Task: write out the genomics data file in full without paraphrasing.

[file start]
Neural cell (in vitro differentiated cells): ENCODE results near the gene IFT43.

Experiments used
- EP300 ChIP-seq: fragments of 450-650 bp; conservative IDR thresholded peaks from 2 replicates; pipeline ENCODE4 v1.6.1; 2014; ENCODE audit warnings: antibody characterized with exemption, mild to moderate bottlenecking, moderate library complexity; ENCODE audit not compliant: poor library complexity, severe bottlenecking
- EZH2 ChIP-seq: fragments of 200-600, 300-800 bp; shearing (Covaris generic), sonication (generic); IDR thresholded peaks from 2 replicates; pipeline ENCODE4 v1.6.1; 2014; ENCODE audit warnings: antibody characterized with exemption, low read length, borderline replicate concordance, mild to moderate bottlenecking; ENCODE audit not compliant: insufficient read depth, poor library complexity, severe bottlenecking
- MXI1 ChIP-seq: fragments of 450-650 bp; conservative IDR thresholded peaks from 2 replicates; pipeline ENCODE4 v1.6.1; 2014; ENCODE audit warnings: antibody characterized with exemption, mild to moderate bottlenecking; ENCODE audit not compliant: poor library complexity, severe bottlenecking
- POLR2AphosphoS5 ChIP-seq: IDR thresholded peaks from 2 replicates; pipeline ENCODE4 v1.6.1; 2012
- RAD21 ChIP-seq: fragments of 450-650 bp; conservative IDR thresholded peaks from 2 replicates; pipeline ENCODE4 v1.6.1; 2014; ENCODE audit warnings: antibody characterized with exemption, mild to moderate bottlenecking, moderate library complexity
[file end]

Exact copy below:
Neural cell (in vitro differentiated cells): ENCODE results near the gene IFT43.

Experiments used
- EP300 ChIP-seq: fragments of 450-650 bp; conservative IDR thresholded peaks from 2 replicates; pipeline ENCODE4 v1.6.1; 2014; ENCODE audit warnings: antibody characterized with exemption, mild to moderate bottlenecking, moderate library complexity; ENCODE audit not compliant: poor library complexity, severe bottlenecking
- EZH2 ChIP-seq: fragments of 200-600, 300-800 bp; shearing (Covaris generic), sonication (generic); IDR thresholded peaks from 2 replicates; pipeline ENCODE4 v1.6.1; 2014; ENCODE audit warnings: antibody characterized with exemption, low read length, borderline replicate concordance, mild to moderate bottlenecking; ENCODE audit not compliant: insufficient read depth, poor library complexity, severe bottlenecking
- MXI1 ChIP-seq: fragments of 450-650 bp; conservative IDR thresholded peaks from 2 replicates; pipeline ENCODE4 v1.6.1; 2014; ENCODE audit warnings: antibody characterized with exemption, mild to moderate bottlenecking; ENCODE audit not compliant: poor library complexity, severe bottlenecking
- POLR2AphosphoS5 ChIP-seq: IDR thresholded peaks from 2 replicates; pipeline ENCODE4 v1.6.1; 2012
- RAD21 ChIP-seq: fragments of 450-650 bp; conservative IDR thresholded peaks from 2 replicates; pipeline ENCODE4 v1.6.1; 2014; ENCODE audit warnings: antibody characterized with exemption, mild to moderate bottlenecking, moderate library complexity